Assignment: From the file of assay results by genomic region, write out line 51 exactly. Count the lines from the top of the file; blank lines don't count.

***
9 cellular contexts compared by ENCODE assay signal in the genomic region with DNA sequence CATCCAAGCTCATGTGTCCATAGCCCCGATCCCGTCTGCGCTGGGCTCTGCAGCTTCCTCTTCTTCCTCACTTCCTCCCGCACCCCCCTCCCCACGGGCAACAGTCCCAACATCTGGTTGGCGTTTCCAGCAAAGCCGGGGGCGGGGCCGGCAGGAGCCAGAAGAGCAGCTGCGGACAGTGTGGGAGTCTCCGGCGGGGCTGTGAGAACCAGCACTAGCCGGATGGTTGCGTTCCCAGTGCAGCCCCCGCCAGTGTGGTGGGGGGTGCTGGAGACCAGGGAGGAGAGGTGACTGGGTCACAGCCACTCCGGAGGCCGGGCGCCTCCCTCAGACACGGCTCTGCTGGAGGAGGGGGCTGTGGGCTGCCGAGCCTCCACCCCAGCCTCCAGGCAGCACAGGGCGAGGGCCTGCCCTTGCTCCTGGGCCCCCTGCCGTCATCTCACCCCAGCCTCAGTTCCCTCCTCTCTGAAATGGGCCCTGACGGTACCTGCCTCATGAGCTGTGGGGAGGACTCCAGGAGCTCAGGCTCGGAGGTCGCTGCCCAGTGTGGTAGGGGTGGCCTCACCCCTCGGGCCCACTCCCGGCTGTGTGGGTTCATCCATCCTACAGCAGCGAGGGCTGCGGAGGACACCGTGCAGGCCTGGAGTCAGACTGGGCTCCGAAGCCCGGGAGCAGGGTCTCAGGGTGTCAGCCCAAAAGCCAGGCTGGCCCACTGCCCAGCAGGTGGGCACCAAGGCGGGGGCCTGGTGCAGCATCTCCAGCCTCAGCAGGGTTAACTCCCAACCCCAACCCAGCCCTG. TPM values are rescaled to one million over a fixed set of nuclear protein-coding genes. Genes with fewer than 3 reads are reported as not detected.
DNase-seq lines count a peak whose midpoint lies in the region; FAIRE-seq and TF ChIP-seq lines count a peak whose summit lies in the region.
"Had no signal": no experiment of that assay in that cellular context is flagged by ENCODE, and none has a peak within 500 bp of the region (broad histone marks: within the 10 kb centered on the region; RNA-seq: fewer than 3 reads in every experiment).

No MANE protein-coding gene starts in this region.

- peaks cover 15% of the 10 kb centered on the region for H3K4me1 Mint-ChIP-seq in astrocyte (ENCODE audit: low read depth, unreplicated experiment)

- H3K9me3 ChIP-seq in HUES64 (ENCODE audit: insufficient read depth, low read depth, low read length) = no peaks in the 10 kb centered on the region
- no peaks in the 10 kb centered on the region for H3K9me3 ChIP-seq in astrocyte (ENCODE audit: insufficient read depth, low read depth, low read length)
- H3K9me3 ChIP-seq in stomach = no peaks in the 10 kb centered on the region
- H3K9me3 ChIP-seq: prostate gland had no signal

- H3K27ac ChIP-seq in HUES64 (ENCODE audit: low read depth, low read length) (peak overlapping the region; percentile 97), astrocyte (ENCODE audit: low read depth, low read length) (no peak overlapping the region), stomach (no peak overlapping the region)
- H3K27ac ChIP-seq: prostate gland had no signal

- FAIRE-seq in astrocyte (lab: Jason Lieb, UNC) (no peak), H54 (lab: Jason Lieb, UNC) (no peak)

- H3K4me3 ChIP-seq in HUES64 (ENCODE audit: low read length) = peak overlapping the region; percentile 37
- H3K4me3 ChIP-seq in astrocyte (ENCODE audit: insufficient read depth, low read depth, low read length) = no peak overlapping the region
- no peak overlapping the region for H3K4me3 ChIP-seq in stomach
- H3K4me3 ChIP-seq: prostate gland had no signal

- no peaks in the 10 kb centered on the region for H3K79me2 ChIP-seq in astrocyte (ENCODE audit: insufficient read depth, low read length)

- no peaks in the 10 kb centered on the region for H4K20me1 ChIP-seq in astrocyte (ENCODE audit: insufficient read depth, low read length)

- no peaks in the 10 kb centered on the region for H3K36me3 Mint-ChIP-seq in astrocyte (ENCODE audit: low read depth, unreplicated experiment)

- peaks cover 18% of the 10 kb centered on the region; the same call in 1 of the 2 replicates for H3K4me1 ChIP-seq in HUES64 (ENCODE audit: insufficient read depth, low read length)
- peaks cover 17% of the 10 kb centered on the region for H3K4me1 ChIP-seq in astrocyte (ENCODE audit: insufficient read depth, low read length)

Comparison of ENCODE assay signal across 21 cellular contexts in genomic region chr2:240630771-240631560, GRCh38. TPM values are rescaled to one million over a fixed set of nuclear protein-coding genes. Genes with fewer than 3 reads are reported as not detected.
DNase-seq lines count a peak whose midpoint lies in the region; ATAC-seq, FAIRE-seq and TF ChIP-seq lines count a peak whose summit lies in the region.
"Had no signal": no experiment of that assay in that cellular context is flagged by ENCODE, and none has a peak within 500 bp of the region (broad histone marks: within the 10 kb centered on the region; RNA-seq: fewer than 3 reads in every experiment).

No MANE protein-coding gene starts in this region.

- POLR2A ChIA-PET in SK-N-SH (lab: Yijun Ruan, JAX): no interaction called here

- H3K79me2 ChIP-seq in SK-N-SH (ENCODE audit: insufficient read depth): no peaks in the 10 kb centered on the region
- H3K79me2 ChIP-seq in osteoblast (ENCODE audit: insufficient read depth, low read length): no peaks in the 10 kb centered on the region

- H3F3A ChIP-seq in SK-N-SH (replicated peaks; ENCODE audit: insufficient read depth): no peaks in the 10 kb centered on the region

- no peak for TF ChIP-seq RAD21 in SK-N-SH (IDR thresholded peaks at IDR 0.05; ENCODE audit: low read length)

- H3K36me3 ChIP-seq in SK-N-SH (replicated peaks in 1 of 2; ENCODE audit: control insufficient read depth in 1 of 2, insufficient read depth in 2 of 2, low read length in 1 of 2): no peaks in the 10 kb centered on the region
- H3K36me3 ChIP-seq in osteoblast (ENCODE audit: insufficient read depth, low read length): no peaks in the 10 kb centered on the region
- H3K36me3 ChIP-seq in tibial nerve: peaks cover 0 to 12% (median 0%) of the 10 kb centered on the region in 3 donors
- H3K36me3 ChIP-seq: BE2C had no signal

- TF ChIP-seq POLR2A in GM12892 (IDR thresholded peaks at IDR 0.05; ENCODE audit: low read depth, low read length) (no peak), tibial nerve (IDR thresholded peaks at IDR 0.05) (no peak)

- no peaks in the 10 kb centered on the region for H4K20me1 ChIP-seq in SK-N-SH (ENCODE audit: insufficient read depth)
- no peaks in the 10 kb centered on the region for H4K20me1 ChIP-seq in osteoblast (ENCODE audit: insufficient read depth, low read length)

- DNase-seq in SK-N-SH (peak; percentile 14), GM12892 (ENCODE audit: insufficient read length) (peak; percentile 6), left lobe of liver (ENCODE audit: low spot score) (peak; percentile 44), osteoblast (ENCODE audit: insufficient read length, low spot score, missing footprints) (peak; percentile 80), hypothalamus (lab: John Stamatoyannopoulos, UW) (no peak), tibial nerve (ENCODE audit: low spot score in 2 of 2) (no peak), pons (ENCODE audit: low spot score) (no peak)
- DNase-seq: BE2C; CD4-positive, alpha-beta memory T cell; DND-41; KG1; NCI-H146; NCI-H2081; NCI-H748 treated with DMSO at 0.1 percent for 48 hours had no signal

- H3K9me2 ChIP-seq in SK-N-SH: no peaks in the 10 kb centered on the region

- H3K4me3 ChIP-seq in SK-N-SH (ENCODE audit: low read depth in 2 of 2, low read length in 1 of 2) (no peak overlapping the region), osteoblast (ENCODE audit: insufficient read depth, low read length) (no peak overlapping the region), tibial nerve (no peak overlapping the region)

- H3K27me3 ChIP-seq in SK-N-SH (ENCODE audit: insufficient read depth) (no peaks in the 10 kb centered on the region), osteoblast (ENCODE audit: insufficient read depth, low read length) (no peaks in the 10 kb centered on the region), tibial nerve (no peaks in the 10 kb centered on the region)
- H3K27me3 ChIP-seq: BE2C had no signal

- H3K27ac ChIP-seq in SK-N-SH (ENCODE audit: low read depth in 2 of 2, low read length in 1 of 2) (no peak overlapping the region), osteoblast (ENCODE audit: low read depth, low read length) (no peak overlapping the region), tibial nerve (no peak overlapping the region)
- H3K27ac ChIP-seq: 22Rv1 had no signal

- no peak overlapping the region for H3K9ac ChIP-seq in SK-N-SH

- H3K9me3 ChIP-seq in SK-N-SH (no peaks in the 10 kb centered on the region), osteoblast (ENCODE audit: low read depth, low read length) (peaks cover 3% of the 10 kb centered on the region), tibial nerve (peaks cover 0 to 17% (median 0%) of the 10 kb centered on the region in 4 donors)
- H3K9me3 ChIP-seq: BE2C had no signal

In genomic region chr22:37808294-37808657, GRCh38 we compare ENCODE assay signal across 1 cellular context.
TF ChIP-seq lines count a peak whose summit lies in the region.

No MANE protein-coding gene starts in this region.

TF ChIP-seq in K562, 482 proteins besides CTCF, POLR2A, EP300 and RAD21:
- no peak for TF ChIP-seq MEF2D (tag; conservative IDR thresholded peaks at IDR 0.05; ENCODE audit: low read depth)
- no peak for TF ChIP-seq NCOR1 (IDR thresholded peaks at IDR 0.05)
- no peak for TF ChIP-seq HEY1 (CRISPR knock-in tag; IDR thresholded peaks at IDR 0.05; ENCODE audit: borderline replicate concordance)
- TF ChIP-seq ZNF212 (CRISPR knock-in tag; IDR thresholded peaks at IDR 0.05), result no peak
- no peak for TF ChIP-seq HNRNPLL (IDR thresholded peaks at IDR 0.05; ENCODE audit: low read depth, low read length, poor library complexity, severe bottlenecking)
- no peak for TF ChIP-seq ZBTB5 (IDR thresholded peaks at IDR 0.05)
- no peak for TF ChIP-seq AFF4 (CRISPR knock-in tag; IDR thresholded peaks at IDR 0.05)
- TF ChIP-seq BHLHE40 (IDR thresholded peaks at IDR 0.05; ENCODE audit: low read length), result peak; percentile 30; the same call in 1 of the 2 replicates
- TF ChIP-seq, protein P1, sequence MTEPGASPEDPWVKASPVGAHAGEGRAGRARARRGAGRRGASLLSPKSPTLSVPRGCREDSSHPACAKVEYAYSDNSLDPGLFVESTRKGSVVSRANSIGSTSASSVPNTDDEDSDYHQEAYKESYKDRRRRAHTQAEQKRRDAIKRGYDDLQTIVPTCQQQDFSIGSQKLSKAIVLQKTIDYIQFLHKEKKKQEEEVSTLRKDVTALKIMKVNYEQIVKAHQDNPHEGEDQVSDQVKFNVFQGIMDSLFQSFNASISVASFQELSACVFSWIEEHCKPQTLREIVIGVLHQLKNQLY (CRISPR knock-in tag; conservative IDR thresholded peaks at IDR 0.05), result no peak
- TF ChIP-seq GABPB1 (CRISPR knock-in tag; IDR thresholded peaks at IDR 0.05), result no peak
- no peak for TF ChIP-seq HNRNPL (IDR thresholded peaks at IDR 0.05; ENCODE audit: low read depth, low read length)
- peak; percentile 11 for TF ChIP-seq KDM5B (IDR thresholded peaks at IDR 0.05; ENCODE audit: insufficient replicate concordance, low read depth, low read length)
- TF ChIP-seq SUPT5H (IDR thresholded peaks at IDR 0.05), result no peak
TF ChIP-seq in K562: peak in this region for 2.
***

No MANE protein-coding gene starts in this region.